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The commissioner of the Metropolitan Police, Dame Cressida Dick, has admitted "there is much more to be done" to improve public trust in the force.

Her comments, which included a stated ambition to increase the number of black officers in the Met, follows criticism from the mother of two black women who were stabbed to death in a park in June.

Mina Smallman believes the force "made assumptions" about her daughters and was slow to investigate when Nicole Smallman, 27, and Bibaa Henry, 46, were reported missing.

The pair had been celebrating Ms Henry's birthday with a picnic at Fryent Country Park in Wembley, north-west London.
"They looked at my daughter's address and thought they knew who she was. A black woman who lives on a council estate," Mrs Smallman said.

The sisters were found after a search organised by their family and friends, rather than a police-orchestrated one.

Two police officers are also being investigated over allegations they took and shared photographs of themselves with the women's bodies when they should have been securing the scene.

Dame Cressida said: "The Met is not free of discrimination, racism or bias. I have always acknowledged that and do now again.

"In the Met we have zero tolerance of racism. My job is to continue to try to eliminate any such racism and discrimination, however it appears. pgslot

"My top two operational priorities are reducing violence and increasing public confidence in the Met, particularly the confidence of Black, Asian and Minority Ethnic communities.

"I am sure that will be good for all Londoners and it will help us achieve our mission of making the Met the most trusted police service in the world."

Korean boyband BTS say they feel "grief and anger" over hate crimes against Asian people in the US.

A statement from the group - published in Korean and English - refers to discriminatory experiences that made them feel "powerless".

Over the weekend rallies took place in 60 American cities in response to deadly mass shootings in Asian-owned spas in Atlanta.

Four of the eight victims were of Korean descent.

The recent spike in the deliberate targeting of Asian parts of the population is thought to come from people blaming China for the coronavirus pandemic.

'The right to respected'
"We cannot put into words the pain of becoming the subject of hatred and violence for such a reason," says the BTS statement.

"Our own experiences are inconsequential compared to the events that have occurred over the past few weeks.

"But these experiences were enough to make us feel powerless and chip away at our self-esteem."
US President Joe Biden has spoken about "vicious hate crimes against Asian-Americans who have been attacked, harassed, blamed and scapegoated."

Last year the United Nations published a report describing "an alarming level" of racially motivated violence against Asian Americans.

BTS say they "stand against racial discrimination" and say everyone has "the right to be respected".

Covid 'hate crimes' against Asian Americans on rise
Asian women made to 'feel invisible' in America
More than 2,800 reports of hate incidents directed at Asian Americans were logged by the advocacy group Stop AAPI Hate in 2020.

It set up an online self-reporting tool at the beginning of the coronavirus pandemic last year.

Other high profile celebrities have spoken about their experiences facing racial discrimination. pgslot

Killing Eve actress Sandra Oh gave a speech at a rally describing the "fear" and "anger" amongst Asian-Americans.

"This is the first time we are even able to voice our fear and our anger, and I really am so grateful for everyone willing to listen," she said before encouraging the crowd to chant: "I am proud to be Asian. I belong here."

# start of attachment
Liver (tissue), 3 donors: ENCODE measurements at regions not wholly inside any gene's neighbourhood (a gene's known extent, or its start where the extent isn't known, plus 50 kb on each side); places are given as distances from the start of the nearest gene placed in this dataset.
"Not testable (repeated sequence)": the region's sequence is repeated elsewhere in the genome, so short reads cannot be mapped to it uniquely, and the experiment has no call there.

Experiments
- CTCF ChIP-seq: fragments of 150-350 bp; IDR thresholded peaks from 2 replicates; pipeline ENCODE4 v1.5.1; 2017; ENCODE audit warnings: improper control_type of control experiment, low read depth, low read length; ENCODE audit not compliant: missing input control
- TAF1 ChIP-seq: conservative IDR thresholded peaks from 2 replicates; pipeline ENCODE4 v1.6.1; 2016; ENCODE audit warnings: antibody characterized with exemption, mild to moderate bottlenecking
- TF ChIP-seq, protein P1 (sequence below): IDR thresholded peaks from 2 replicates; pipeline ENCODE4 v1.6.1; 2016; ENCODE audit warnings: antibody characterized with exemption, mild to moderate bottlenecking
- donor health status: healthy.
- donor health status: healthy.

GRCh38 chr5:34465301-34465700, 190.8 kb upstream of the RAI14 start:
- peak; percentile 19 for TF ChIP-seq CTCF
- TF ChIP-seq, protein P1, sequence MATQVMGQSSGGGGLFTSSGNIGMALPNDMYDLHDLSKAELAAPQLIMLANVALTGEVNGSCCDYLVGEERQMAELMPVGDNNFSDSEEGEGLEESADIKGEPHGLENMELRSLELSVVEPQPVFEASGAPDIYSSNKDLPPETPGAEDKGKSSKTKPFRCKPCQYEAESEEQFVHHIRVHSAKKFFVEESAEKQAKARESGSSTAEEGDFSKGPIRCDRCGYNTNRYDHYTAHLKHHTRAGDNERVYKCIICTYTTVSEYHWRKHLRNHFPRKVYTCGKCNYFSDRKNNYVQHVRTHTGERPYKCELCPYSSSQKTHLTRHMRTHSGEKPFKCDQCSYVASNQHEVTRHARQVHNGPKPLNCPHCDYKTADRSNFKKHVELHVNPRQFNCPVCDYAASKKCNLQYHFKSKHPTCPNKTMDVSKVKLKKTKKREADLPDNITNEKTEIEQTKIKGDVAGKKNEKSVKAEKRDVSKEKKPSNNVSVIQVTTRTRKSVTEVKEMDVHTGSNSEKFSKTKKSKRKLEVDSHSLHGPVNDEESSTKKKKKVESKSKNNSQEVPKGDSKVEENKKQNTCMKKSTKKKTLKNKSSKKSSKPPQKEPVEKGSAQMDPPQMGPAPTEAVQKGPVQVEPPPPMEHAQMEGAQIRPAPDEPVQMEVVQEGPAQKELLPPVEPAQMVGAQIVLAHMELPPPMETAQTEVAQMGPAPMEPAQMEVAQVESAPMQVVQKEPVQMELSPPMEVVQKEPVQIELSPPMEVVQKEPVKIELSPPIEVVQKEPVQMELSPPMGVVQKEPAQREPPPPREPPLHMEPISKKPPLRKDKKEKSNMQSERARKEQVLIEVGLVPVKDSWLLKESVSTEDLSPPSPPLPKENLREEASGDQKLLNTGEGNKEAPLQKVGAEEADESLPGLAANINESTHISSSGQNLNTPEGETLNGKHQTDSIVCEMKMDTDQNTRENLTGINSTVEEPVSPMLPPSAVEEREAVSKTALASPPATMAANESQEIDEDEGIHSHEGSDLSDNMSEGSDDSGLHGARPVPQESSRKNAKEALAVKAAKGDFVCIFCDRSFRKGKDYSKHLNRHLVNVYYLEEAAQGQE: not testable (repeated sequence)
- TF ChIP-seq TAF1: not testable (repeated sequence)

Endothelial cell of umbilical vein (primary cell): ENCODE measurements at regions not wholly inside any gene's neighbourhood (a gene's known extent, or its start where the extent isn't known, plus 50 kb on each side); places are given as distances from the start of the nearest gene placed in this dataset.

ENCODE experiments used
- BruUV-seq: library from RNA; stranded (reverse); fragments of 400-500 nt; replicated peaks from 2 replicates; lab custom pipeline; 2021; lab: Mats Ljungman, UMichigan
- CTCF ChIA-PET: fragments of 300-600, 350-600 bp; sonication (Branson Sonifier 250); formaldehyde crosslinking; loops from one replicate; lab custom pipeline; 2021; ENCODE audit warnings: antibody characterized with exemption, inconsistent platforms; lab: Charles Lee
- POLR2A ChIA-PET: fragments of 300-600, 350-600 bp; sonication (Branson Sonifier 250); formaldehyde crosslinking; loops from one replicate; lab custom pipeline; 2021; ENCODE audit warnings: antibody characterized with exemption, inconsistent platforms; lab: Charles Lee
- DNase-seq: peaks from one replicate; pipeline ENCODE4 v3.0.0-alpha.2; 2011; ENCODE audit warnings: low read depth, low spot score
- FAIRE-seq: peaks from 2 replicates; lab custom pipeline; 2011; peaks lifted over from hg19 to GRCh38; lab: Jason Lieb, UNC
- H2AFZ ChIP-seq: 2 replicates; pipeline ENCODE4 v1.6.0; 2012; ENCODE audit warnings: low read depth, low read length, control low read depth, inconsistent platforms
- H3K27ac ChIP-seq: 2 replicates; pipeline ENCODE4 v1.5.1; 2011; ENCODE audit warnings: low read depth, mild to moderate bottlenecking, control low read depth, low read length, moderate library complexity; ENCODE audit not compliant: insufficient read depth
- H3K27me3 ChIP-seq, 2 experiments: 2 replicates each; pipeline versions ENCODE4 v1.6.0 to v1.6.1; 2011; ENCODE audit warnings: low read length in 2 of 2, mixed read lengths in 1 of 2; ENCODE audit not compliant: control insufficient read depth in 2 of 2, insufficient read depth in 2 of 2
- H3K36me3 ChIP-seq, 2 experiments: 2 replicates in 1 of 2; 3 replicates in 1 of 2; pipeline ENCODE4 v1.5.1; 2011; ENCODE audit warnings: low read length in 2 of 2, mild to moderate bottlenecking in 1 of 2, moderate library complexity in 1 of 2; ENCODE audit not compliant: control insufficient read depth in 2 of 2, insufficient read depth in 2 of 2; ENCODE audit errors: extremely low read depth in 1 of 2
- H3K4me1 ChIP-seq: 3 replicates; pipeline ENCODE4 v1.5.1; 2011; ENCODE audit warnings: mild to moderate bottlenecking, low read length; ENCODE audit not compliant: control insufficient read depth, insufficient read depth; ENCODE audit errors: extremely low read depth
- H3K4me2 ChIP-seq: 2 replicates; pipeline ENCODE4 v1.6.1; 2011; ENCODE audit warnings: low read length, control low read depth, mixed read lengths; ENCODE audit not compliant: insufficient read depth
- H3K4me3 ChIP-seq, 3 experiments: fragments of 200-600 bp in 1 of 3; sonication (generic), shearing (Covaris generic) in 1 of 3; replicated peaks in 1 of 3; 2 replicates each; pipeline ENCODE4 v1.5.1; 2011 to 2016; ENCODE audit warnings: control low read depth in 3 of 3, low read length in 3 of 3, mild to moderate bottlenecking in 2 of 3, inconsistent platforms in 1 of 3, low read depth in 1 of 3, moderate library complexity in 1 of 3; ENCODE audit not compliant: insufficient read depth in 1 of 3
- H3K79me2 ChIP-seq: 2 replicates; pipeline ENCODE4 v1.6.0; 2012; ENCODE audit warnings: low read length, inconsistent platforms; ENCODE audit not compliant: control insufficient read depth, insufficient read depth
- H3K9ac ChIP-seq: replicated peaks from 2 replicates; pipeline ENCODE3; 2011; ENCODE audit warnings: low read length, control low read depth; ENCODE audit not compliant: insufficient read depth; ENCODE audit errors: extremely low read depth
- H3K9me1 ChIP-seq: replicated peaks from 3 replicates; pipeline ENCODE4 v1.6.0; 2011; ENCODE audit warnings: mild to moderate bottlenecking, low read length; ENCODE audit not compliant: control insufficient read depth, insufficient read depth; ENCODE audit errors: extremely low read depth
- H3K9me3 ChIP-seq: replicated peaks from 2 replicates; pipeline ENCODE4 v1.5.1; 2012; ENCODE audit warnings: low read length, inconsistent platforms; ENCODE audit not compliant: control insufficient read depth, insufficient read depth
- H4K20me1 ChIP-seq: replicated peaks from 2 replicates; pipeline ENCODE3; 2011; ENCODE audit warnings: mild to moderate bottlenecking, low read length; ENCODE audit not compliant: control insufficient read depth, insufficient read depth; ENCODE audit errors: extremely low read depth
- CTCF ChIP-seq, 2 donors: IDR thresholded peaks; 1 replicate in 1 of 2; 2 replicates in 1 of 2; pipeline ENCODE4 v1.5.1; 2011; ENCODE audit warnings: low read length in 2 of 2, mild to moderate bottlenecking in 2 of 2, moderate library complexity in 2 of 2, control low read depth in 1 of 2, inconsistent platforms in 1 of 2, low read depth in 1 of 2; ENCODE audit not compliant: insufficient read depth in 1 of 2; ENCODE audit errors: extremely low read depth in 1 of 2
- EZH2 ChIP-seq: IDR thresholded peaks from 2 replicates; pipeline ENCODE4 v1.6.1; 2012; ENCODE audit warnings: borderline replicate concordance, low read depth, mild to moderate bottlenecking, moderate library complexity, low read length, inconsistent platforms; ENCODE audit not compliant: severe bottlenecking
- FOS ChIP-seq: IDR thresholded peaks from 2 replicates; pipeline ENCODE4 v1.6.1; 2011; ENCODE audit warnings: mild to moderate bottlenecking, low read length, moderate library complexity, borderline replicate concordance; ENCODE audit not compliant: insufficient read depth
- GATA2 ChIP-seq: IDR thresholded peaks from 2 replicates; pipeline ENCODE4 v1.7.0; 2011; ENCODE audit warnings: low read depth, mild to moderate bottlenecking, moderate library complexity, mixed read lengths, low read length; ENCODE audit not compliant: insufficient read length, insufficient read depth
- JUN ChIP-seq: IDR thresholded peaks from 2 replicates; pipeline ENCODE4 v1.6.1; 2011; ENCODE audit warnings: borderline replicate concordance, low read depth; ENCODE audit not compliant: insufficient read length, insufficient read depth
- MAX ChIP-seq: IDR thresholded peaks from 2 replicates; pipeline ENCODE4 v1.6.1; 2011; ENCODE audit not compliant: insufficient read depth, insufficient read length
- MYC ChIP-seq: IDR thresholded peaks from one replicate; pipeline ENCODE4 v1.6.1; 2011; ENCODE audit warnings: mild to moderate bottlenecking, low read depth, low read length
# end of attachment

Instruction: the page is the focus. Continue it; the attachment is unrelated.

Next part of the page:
Sir Lenny Henry has written an open letter urging black Britons to take the Covid-19 vaccine.

The comedian and actor said people should "trust the facts" and guard against misinformation.

The letter has been signed by high-profile figures such as actor Chiwetel Ejiofor, YouTube star KSI and actress Thandie Newton.

Vaccination rates among black Britons are considerably lower than among white Britons.

According to the latest figures from the Office for National Statistics, vaccination rates for people in England identifying as having black African heritage stand at 58.8%, the lowest among all ethnic minority groups, and 68.7% within the black Caribbean community.

By contrast, for people identifying as white British, there is an estimated take-up rate of 91.3%.
The disparity exists despite a widespread study suggesting black people are twice as likely as white people to catch the coronavirus.

Asked why there was caution in the black community about having the vaccine, Sir Lenny blamed an "element of mistrust" in the system.

He said people felt "certain institutions and authorities haven't particularly done right by the black community in the past" so asked "why should they do something for us now? Why are they doing us all a big favour?"

Lower jab take-up by BAME NHS staff 'a concern'
Black MPs unite to encourage vaccine take-up
Black over-80s 'half as likely' to have Covid jab
Misleading vaccine claims targeting ethnic minorities
Sir Lenny's letter, addressed to "mums, dads, grandparents, uncles, aunties, brothers, sisters, nephews, nieces, daughters, sons and cousins", recognises these historic "legitimate worries and concerns".

But it adds: "We're asking you to trust the facts about the vaccine from our own professors, doctors, scientists involved in the vaccine's development, GPs, not just in the UK but across the world, including the Caribbean and Africa." pg

The appeal, which is backed by the NHS, has also been turned into a short film directed by Bafta-winning filmmaker Amma Asante.

A Captain Underpants spin-off book has been taken off sale and children's author Dav Pilkey has apologised for its "harmful racial stereotypes and passively racist imagery".

The book, titled The Adventures of Ook and Gluk: Kung-Fu Cavemen from the Future, was first published in 2010.

In a statement, Pilkey said it was meant to "showcase diversity, equality, and non-violent conflict-resolution".

But he said he now realised it was "wrong and harmful" to Asian people.

"I hope that you, my readers, will forgive me, and learn from my mistake that even unintentional and passive stereotypes and racism is harmful to everyone," the US author wrote in a statement on YouTube.

"I apologise, and I pledge to do better."

Publisher Scholastic said it would attempt to remove the book from library and school shelves as well as shops.

The book is a graphic novel supposedly written by the two fictional friends who feature in the Captain Underpants books, and follows "cave boys" called Ook and Gluk.

Pilkey said they "save the world using kung fu and the principles found in Chinese philosophy". It had an initial worldwide print run of a million copies.

The Captain Underpants series includes 12 novels and numerous spin-offs. They are hugely popular with young readers, with more than 80 million copies sold around the world, but are often among the American Library Association's most complained-about books because of their violent imagery.